Bahrain to test investor appetite with sukuk roadshow

Islamic bond investor meetings to take place in Saudi Arabia, Asia and Europe this month
Bahrain to test investor appetite with sukuk roadshow
Bahrain will attempt to tap international investors for the first time since political unrest hit the country this year
By Reuters
Wed 02 Nov 2011 05:19 PM

Bahrain will attempt to tap international investors for the first time since political unrest hit the country this year, announcing it will roadshow a benchmark-sized, dollar-denominated Islamic bond later this month.

Investor meetings will start after next week's Eid al-Adha holiday, taking place simultaneously in Saudi Arabia and Kuala Lumpur on November 14 and London and Singapore on November 15, a banker working on the deal said on Wednesday.

BNP Paribas, Citigroup and Standard Chartered have been mandated to run the potential ijara sukuk issue, the lead manager added.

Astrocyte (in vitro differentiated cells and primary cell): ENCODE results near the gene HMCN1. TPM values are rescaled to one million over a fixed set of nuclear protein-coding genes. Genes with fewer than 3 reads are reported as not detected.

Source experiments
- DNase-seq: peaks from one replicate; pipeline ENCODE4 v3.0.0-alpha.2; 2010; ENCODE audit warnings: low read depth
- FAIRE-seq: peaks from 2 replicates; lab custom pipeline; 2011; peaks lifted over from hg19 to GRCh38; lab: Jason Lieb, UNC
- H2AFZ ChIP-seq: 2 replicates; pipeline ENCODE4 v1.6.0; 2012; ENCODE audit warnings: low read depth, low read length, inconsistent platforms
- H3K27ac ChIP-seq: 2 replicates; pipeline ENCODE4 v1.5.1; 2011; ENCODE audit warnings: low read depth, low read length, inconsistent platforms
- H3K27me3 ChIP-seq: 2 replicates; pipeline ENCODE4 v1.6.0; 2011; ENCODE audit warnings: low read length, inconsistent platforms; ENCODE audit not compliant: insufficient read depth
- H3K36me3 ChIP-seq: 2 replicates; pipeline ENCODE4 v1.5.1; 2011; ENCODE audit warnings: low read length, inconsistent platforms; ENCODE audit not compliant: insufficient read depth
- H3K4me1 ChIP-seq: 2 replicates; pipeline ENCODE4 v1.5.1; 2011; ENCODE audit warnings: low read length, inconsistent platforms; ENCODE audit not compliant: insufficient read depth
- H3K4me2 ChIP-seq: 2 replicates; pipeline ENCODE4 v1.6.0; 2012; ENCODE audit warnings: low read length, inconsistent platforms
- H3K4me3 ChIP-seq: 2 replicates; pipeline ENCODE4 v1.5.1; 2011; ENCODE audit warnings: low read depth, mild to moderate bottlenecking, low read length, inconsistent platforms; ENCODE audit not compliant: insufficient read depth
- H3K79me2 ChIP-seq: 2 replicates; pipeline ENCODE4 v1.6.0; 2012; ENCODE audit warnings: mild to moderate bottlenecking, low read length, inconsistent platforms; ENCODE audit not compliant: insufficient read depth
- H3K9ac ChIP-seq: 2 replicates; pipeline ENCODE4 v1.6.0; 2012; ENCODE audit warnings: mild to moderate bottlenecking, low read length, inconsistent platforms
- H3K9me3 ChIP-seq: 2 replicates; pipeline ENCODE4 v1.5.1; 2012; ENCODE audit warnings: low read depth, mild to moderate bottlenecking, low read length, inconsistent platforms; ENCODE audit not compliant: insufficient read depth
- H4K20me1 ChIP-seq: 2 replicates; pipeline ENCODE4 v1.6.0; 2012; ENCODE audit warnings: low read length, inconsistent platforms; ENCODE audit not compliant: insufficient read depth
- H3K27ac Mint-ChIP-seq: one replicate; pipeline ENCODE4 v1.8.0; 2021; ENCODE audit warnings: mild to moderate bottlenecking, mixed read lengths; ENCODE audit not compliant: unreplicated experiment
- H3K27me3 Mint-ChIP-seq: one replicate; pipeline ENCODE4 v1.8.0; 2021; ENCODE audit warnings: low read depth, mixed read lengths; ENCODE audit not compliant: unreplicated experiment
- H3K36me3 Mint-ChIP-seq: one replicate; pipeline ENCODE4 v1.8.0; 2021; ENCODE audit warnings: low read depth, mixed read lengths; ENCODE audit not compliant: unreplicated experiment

Ijara sukuk, one of the most common forms of Islamic financing, involves a transfer of tangible assets - most commonly real estate - from one party to the next as Islamic law does not allow for debt or interest payments.

"It is very early to tell whether there will be good investor demand for the issue, it depends on the global environment, what happens over the next week or two," said Nish Popat, senior investment manager at ING Investment Management.

"But also on the size of the issue, where there is relative value to the other sovereign papers in the region

"Investor appetite for Middle East bonds has improved, and we continue to believe that people look at the Middle East for value," he said.

The Central Bank of Bahrain confirmed on Wednesday it was looking to sell a sukuk but did not give further detail on the size of the issue, nor comment on likely investor demand.

Bankers said in September that Bahrain had mandated the three institutions for a $1bn sukuk.

Bahrain had initially looked to sell a $1bn conventional bond at the beginning of the year but, having invited banks to pitch for roles on the transaction, was forced to postpone plans amid political unrest affecting the kingdom and the wider Arab region.

The country last tapped the international debt market in March 2010, when it printed a $1.25 billion ten-year bond.

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